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Former Clinton admin discusses US-India relations

Raymond Vickery discusses the relationship between the United States and India in a speech Thursday.
Raymond Vickery discusses the relationship between the United States and India in a speech Thursday.

The United States needs to put more emphasis on economic engagement in order to enhance its relationship with India, a former Clinton administration official said.

Raymond Vickery, Trinity ’64 and assistant secretary of commerce during the Clinton administration, told students and faculty in a lecture Thursday that though U.S. politicians and diplomats tend to focus on military and political relationships with India, economic undertakings are the most effective facilitators of increased interaction between the two nations.

“There is a bias in favor of political affairs, which overshadows anything else,” Vickery said. “Now it’s time to shift attention to economic engagement. Trade and investment cannot directly better the international relationship, but they are the engine for countries to cooperate strategically.”

Vickery has 55 years of experience as a diplomat interacting with India, working on issues that range from civil nuclear facilities, environmental protection, film privacy to medical care. His diverse experiences have made Vickery aware of the centrality of economic endeavors with regard to an improved relationship with India.

“Our strategy should be centered at economic engagement,” he said. “If not, we would lose the primary driver of cooperation [with India].”

Anirudh Krishna, professor of public policy and political science and associate dean for international academic programs, introduced Vickery in the Sanford School of Public Policy and described him as a thoughtful yet optimistic expert on the U.S.-India relationship. Krishna said Vickery’s rich experience made his arguments especially valuable.

“With his insider knowledge, long-standing engagement and intimacy with key players, he will inform us about significant emerging trends and opportunities.” Krishna wrote in an email preceding the lecture.

Vickery suggested that economic engagement between the U.S. and India include more than just trade and investment occurring at more than the government level. Instead, ties unfolded in all economic sectors.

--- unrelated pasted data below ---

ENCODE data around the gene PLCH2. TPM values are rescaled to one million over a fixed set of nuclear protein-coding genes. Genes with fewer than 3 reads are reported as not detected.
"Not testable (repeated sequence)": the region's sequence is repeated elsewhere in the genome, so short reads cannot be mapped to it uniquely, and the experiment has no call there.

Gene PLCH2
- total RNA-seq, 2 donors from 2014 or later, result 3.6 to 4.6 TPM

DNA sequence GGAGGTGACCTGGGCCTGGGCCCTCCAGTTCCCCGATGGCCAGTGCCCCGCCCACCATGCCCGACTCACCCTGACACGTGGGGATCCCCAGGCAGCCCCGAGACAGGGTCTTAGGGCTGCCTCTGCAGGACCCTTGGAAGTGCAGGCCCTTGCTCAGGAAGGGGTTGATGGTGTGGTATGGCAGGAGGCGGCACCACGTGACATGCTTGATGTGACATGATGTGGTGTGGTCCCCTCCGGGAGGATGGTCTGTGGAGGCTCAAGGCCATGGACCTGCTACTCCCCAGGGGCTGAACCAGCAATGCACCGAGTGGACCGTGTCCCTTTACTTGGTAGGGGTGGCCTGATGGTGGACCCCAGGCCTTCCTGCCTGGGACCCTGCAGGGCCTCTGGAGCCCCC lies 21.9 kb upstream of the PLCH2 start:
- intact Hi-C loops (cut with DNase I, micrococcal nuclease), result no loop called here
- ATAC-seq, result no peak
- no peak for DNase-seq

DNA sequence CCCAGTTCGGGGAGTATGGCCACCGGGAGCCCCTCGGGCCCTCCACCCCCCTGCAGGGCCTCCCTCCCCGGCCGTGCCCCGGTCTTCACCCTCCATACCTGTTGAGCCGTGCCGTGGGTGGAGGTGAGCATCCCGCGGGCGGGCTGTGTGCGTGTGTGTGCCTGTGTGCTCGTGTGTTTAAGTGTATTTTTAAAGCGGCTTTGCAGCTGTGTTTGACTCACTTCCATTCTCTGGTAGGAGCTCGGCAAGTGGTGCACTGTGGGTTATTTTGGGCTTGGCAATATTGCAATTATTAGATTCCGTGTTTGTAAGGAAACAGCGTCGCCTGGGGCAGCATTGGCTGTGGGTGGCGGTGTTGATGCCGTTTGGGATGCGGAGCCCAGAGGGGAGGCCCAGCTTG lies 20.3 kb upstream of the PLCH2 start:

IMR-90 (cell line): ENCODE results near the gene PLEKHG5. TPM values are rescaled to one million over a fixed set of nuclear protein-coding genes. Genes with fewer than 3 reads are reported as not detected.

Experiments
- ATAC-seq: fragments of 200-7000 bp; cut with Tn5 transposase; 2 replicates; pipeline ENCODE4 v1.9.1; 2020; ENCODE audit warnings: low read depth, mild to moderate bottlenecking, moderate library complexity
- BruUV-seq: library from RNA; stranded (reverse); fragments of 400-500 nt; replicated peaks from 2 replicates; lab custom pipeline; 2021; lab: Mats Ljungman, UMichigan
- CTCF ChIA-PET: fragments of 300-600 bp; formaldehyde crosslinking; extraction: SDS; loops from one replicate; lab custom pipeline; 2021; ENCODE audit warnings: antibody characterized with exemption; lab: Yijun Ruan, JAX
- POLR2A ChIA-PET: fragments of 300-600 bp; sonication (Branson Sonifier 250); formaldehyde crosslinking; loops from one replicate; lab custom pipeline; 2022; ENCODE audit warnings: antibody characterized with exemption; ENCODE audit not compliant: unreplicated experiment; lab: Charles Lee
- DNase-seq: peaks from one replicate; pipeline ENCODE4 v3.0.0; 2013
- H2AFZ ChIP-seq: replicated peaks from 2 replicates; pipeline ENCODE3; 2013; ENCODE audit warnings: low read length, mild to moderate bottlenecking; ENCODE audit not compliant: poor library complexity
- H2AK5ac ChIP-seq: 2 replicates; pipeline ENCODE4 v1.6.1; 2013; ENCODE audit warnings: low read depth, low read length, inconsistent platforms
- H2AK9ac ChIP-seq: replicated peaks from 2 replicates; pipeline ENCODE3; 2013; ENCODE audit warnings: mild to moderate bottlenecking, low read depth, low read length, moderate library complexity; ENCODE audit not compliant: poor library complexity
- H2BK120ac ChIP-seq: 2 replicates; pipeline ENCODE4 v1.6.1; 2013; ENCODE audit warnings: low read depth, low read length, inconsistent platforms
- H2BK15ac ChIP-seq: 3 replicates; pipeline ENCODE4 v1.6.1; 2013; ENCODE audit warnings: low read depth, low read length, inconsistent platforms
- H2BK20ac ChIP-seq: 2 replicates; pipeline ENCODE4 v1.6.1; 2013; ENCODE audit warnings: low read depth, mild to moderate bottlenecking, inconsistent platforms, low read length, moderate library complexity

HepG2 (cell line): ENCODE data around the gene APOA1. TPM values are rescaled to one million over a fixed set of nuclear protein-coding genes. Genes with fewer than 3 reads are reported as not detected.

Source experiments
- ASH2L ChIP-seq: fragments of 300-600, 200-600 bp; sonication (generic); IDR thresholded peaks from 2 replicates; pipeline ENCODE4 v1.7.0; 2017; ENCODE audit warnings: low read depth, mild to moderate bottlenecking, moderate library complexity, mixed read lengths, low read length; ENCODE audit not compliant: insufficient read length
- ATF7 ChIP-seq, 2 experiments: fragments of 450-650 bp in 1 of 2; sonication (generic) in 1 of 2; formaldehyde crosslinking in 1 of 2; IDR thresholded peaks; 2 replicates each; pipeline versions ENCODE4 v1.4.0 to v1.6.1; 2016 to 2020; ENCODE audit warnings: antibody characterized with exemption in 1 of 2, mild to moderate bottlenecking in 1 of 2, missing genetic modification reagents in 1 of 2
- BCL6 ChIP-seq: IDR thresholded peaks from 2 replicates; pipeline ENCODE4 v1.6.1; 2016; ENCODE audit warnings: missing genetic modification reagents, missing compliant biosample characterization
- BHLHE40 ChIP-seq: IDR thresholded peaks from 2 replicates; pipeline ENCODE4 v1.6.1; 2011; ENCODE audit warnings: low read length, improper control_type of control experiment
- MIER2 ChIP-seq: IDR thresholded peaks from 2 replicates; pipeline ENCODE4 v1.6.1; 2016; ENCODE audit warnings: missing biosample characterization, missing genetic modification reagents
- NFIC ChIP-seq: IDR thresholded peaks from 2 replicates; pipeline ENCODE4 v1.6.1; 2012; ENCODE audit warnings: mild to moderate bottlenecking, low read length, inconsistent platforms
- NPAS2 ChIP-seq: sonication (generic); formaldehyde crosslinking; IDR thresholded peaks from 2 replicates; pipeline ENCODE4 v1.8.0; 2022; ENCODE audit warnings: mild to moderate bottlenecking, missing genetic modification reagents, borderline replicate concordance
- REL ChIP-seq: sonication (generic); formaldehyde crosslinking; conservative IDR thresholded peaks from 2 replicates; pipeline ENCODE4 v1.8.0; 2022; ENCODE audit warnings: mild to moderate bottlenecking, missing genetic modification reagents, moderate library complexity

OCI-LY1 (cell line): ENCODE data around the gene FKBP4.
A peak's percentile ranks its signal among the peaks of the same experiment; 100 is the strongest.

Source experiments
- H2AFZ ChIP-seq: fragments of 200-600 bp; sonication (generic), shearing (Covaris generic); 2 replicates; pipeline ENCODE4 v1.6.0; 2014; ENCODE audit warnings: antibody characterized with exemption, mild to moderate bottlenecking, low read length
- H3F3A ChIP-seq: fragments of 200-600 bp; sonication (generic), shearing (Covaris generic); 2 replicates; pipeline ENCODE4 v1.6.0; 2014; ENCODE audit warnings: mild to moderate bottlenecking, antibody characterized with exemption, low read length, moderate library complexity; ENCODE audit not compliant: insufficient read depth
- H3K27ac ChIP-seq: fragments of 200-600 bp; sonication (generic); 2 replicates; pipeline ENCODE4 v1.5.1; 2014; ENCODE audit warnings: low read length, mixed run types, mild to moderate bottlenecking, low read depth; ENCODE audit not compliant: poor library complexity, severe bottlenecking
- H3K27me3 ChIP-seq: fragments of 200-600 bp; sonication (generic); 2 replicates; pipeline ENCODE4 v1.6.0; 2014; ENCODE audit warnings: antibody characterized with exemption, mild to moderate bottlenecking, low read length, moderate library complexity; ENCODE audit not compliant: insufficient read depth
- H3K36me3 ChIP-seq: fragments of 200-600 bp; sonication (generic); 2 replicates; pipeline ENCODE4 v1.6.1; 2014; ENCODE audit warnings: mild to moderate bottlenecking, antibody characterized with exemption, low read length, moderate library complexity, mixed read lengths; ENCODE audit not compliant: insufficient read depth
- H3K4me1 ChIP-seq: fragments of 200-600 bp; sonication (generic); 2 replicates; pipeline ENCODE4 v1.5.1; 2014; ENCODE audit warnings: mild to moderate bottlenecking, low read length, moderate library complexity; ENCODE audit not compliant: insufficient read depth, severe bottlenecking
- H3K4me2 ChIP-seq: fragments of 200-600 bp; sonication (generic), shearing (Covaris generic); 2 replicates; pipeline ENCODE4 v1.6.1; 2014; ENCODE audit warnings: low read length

Historically, trade interactions have been improving between the U.S. and India, Vickery said, noting that the phenomenon has resulted in the United States’ technological aid toward India, with India providing manufactured goods for sale in the U.S. This type of reciprocal economy is a significant outgrowth of improved diplomatic relations, especially after the Indian economic crisis in 1991 when America and India turned from “estranged to cooperative” toward each other.

Since then, India has become an active participant in the global economy. The developing nation was one of the 135 founding members of the World Trade Organization and has launched initiatives to promote the economic relationship between it and the U.S. India has also emerged as a burgeoning market for America, which has improved diplomatic relations.

Junior Gautam Joseph, who was in attendance Thursday, agreed that economic engagement has become an important consideration for the U.S.-India relationship.

“It is the economic engagement that has been pushing [the US-India relationship] forward,” Joesph said.

Another change in the United States’ strategy with India is in its nuclear cooperation. India was once one of the most active countries in expanding the nuclear weapon scheme. Vickery said that this is due to the deficit of trust between India and the western world.

“What happened was that the Bush administration first endorsed cooperation in high technology among various segments including many private enterprises,” Vickery said. “Based on that, there was strategic partnership.”

Strategic partnership in nuclear corporate relations peaked with the U.S.-India Civic Nuclear Agreement signed in 2005, he said.

The economic collaboration that was fostered by the Bush administration has also left a profound global legacy, Vickery noted.

“The Indian people have a better view of the U.S. than any other country in the world,” he said. “The Bush administration was twice as popular in India as in [the U.S.].”

Vickery also noted that although economics is one of the key factors of this transnational relationship, economic engagement is not the whole answer to effective diplomatic relations.

“The message is that you’d better look at economic engagements and other aspects as in the same system,” Vickery said. “An integrated approach should be developed.”

John Boler, Fuqua ’00, said he found that Vickery’s argument not only fits the model of the U.S.-India relationship but can also be extended to explain relationships with other countries.

“It is always necessary to note the significant role that economic engagement plays when dealing with international relationships,” Boler said. “There is definitely an analog between India and other booming economies such as China.”

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